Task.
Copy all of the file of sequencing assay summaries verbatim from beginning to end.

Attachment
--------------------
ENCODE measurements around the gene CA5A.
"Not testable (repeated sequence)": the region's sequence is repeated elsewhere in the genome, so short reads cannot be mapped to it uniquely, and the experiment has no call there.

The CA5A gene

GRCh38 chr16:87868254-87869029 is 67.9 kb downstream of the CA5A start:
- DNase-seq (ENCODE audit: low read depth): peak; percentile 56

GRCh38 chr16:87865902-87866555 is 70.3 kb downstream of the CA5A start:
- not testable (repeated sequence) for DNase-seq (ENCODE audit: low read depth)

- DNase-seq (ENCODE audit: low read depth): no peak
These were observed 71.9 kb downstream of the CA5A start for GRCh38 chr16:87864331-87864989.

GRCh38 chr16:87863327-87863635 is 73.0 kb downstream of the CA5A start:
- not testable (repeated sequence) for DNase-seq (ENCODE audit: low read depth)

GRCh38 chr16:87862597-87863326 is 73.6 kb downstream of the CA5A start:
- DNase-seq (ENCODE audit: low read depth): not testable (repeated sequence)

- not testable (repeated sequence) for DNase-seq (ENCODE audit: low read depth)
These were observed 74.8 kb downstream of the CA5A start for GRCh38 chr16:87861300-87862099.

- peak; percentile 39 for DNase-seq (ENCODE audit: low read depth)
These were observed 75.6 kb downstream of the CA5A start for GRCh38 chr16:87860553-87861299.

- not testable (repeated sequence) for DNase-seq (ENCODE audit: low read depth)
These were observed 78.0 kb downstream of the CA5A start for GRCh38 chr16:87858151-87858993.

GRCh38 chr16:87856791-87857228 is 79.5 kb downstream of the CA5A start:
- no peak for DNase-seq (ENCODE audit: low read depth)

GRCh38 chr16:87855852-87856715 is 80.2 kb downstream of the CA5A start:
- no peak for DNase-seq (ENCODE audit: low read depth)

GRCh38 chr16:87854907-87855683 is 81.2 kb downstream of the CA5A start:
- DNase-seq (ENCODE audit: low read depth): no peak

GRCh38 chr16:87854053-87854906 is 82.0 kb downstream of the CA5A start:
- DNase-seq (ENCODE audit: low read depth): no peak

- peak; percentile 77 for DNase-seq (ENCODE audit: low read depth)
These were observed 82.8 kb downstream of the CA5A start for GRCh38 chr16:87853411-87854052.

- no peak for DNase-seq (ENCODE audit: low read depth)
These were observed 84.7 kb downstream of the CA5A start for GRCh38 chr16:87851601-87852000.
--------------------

ENCODE measurements around the gene CA5A.
"Not testable (repeated sequence)": the region's sequence is repeated elsewhere in the genome, so short reads cannot be mapped to it uniquely, and the experiment has no call there.

The CA5A gene

GRCh38 chr16:87868254-87869029 is 67.9 kb downstream of the CA5A start:
- DNase-seq (ENCODE audit: low read depth): peak; percentile 56

GRCh38 chr16:87865902-87866555 is 70.3 kb downstream of the CA5A start:
- not testable (repeated sequence) for DNase-seq (ENCODE audit: low read depth)

- DNase-seq (ENCODE audit: low read depth): no peak
These were observed 71.9 kb downstream of the CA5A start for GRCh38 chr16:87864331-87864989.

GRCh38 chr16:87863327-87863635 is 73.0 kb downstream of the CA5A start:
- not testable (repeated sequence) for DNase-seq (ENCODE audit: low read depth)

GRCh38 chr16:87862597-87863326 is 73.6 kb downstream of the CA5A start:
- DNase-seq (ENCODE audit: low read depth): not testable (repeated sequence)

- not testable (repeated sequence) for DNase-seq (ENCODE audit: low read depth)
These were observed 74.8 kb downstream of the CA5A start for GRCh38 chr16:87861300-87862099.

- peak; percentile 39 for DNase-seq (ENCODE audit: low read depth)
These were observed 75.6 kb downstream of the CA5A start for GRCh38 chr16:87860553-87861299.

- not testable (repeated sequence) for DNase-seq (ENCODE audit: low read depth)
These were observed 78.0 kb downstream of the CA5A start for GRCh38 chr16:87858151-87858993.

GRCh38 chr16:87856791-87857228 is 79.5 kb downstream of the CA5A start:
- no peak for DNase-seq (ENCODE audit: low read depth)

GRCh38 chr16:87855852-87856715 is 80.2 kb downstream of the CA5A start:
- no peak for DNase-seq (ENCODE audit: low read depth)

GRCh38 chr16:87854907-87855683 is 81.2 kb downstream of the CA5A start:
- DNase-seq (ENCODE audit: low read depth): no peak

GRCh38 chr16:87854053-87854906 is 82.0 kb downstream of the CA5A start:
- DNase-seq (ENCODE audit: low read depth): no peak

- peak; percentile 77 for DNase-seq (ENCODE audit: low read depth)
These were observed 82.8 kb downstream of the CA5A start for GRCh38 chr16:87853411-87854052.

- no peak for DNase-seq (ENCODE audit: low read depth)
These were observed 84.7 kb downstream of the CA5A start for GRCh38 chr16:87851601-87852000.